Postcards was published in 1992 and won glowing reviews and the prestigious PEN/Faulkner award. She was the first woman to receive this award.

Proulx's second novel, The Shipping News, captured the 1993 National Book Award for Fiction and went on to win the 1994 Pulitzer Prize for Fiction. Proulx reportedly said she wrote The Shipping News in response to critics who claimed her other family novels were too dark. For this novel, she created a family story that ends more or less happily.

It was a huge international bestseller about a small Newfoundland town and its hapless newspaperman, Quoyle. It was later made into a film with Kevin Spacey, Julianne Moore and Judi Dench.

About starting her writing career so late she said: "I certainly don't regret doing it later because I know a lot more about life than I did 20 years ago, 10 years ago, and I think that's important, to know how the water's gone over the dam before you start to describe it. It helps to have been over the dam yourself."
In 1996 she published the novel, Accordion Crimes. Then, in 1997, "Brokeback Mountain" appeared in the New Yorker magazine and won an O. Henry Award. The short story was published as part of the collection Close Range: Wyoming Stories in 1999 and again as a standalone book in 2005, when it was also made into an Oscar-winning movie.

In 2011 she wrote a memoir called Bird Cloud that includes a story regarding her relocation to Wyoming in 1994 and the building of her Wyoming ranch in 2004. Leaving that ranch in 2006 was one of the most difficult things she did in her life.
Perhaps no one in the world loves books more passionately than Annie Proulx, so the centrepiece of the house was a library with 5,000 books on the shelves, and long worktables covered in maps, manuscripts and research materials. Bedrooms and a kitchen were attached. There was also a Japanese soak tub, orchards and gardens, and solar panels for electricity. Shea said: “One of the great tragedies of my life was that I had to dispose of so many books, I’m bereft of half my books, I keep looking for them. I miss them terribly. I wonder where they are and how they’re doing. And, damn it, I start buying back the books, knowing I have to move again. I dread packing up and moving again. It does not get easier with old age.’
Proulx doesn’t like to talk about her personal life, and sharply deflects enquiries about her three marriages and four children. When I ask how long she has lived by herself, however, she responds enthusiastically. ‘Like many older women, I have discovered the absolute luxury of living alone, and being master of one’s time – important if you are a writer.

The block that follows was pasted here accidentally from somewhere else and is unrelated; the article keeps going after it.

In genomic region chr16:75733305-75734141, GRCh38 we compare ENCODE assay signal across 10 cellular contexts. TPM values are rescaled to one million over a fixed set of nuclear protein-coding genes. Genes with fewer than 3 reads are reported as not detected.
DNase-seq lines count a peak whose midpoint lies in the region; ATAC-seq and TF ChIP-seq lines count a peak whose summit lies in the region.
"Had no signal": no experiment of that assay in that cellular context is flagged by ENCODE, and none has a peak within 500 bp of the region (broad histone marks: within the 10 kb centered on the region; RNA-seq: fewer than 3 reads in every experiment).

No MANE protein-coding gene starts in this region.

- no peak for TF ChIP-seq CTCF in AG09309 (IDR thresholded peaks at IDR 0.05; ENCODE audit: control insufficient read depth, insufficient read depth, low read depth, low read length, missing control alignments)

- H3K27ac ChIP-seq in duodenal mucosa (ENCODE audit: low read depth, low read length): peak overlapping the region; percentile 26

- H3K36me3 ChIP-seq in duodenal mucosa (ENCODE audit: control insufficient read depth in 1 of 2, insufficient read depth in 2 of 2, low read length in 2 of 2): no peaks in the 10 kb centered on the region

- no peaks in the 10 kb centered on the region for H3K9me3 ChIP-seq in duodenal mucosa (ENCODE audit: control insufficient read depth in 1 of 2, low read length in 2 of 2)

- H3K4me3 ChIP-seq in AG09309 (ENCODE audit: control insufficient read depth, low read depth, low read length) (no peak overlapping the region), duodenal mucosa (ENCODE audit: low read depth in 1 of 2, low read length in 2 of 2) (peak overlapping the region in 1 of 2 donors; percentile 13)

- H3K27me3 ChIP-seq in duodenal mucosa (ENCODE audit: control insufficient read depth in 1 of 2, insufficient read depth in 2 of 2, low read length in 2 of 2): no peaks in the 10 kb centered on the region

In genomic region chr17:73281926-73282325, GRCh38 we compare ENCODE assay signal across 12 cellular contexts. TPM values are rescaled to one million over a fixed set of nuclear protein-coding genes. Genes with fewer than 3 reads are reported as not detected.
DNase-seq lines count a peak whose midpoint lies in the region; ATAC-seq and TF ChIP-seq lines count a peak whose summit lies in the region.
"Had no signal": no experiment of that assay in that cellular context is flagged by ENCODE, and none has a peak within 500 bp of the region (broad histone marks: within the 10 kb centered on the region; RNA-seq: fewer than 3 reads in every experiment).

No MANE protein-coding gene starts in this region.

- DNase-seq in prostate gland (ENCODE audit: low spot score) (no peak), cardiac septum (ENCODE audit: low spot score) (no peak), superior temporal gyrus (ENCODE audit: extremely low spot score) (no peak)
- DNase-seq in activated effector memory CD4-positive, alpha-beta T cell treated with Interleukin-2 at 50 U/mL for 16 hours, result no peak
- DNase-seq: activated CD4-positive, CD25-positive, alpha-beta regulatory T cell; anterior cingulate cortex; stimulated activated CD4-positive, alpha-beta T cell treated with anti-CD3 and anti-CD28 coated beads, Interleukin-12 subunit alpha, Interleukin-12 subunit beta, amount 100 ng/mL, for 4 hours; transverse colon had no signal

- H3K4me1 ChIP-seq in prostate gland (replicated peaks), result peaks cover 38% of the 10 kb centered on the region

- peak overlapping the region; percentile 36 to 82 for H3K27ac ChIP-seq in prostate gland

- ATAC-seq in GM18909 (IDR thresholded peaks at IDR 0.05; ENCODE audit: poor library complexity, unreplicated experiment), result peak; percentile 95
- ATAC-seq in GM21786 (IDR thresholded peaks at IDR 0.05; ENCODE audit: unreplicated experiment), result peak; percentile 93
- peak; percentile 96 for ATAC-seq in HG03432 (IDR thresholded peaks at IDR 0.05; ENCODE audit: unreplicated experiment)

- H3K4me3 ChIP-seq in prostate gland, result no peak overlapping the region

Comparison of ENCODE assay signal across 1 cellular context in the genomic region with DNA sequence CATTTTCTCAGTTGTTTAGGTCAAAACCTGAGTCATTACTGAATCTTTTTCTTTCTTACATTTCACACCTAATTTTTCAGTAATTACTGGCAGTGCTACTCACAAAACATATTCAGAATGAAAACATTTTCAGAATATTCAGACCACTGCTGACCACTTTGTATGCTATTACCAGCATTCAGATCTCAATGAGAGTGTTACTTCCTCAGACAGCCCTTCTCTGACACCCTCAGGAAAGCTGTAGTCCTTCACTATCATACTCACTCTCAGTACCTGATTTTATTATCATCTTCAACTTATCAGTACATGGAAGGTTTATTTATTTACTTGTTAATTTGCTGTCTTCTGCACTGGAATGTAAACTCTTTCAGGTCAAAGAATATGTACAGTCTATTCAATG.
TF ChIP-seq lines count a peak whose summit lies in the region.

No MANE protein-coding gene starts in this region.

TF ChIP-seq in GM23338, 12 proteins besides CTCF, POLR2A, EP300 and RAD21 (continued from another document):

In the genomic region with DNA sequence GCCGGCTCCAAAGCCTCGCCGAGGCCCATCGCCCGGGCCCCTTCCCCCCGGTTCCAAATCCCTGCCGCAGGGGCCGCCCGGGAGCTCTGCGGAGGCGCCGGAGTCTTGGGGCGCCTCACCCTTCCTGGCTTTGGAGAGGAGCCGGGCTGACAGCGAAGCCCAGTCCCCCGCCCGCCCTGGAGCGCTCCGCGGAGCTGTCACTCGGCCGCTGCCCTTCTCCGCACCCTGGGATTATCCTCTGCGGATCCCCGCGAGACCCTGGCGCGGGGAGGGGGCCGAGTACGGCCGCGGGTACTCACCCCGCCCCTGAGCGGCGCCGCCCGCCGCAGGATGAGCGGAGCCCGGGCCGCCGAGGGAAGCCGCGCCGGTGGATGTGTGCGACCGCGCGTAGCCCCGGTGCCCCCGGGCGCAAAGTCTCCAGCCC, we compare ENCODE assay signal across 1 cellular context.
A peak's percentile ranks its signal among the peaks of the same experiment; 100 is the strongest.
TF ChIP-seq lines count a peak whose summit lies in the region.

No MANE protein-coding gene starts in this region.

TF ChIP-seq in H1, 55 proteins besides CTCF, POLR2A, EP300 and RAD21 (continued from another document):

Something we have unfortunately seen with may female authors: she was disecouraged to sign with her name and was at the beginning publishing as E. A. Proulx. She explains in one of the interviews: !When I first started writing stories and trying to place them in the outdoor magazines, they insisted that it be E. A. Proulx so the guys who read these magazines wouldn’t think it was a woman writing them. Sexist editors. The ones who suggested it were from a small Vermont publication, and I got back this awful letter, full of bad spelling and clumsy syntax, suggesting that I should change my name to initials. Very tiresome. I went along with it, and then it became E. Annie, and then finally I got sick of writing E so it just got dropped."

Proulx considers her short stories to be a greater accomplishment than her novels, particularly her three volumes of Wyoming stories—Close Range (1999), Bad Dirt (2004), and Fine Just the Way It Is (2008)—which cover broad swaths of Wyoming history, from the earliest trappers and settlers to the ranchers and game wardens and oil men who populate the state today. Her long story “Brokeback Mountain,” from Close Range, was named an O. Henry Prize Story and won a National Magazine Award, and pieces from all three collections have been anthologized. “The Wamsutter Wolf,” which appeared in the Fall 2004 issue of The Paris Review, received the magazine’s Aga Khan Prize for fiction and was collected in Bad Dirt. Both The Shipping News and “Brokeback Mountain” were made into movies.
Up to now, I've only read The Shipping News. At the beginning the book, eventhough describing painful events, seems rather slow, but with time that style of writing captured me completely and I have to say it was one of the best novels I've read in 2018. Also, as Annie Proulx says, it's the only novel she has that has a relatively happy ending.



  1. I am Annie's niece Diana from Louisiana. One of her twin sisters Joyce was my mother. I've never had the pleasure of meeting her, but my mother spoke so highly of her. I've read most of her books an seen her documentary as well. I wish I had the opportunity to speak to her as all my family has passed an I have no family I know. We sound so much alike. I'm also not good with other's. I enjoy my alone time. I write an paint as well. Nothing famous or published. Thank you, I'm sure it's in my blood.

    1. I hope you can get in touch with her. I was impressed by her when I saw her at Gutun Zuria Festival in Bilbao and I truly think she's a fascinating person.